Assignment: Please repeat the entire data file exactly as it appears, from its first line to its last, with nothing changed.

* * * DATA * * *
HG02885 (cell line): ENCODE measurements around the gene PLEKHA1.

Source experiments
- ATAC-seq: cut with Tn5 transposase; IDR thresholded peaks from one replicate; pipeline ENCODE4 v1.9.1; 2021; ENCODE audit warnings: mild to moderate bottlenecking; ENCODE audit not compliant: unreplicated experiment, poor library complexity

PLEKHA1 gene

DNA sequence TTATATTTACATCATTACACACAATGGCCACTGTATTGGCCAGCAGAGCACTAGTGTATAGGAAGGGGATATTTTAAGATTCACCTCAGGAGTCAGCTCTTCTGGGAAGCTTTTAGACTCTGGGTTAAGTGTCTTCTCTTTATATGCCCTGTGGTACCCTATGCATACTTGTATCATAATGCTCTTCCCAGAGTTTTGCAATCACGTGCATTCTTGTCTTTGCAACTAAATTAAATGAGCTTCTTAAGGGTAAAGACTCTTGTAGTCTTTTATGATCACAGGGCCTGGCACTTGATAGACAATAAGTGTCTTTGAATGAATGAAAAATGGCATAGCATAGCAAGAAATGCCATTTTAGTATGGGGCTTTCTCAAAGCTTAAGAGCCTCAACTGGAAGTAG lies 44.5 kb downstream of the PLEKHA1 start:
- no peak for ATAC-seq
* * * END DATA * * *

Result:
HG02885 (cell line): ENCODE measurements around the gene PLEKHA1.

Source experiments
- ATAC-seq: cut with Tn5 transposase; IDR thresholded peaks from one replicate; pipeline ENCODE4 v1.9.1; 2021; ENCODE audit warnings: mild to moderate bottlenecking; ENCODE audit not compliant: unreplicated experiment, poor library complexity

PLEKHA1 gene

DNA sequence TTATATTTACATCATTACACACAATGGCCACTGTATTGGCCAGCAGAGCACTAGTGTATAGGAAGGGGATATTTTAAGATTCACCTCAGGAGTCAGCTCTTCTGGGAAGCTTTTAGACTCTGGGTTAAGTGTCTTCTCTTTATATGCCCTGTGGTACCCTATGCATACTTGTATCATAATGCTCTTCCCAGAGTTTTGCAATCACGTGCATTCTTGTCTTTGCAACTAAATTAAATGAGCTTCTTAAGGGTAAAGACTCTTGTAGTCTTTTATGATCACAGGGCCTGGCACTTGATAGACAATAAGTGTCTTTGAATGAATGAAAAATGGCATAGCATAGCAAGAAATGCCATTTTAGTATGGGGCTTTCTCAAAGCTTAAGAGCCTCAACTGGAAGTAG lies 44.5 kb downstream of the PLEKHA1 start:
- no peak for ATAC-seq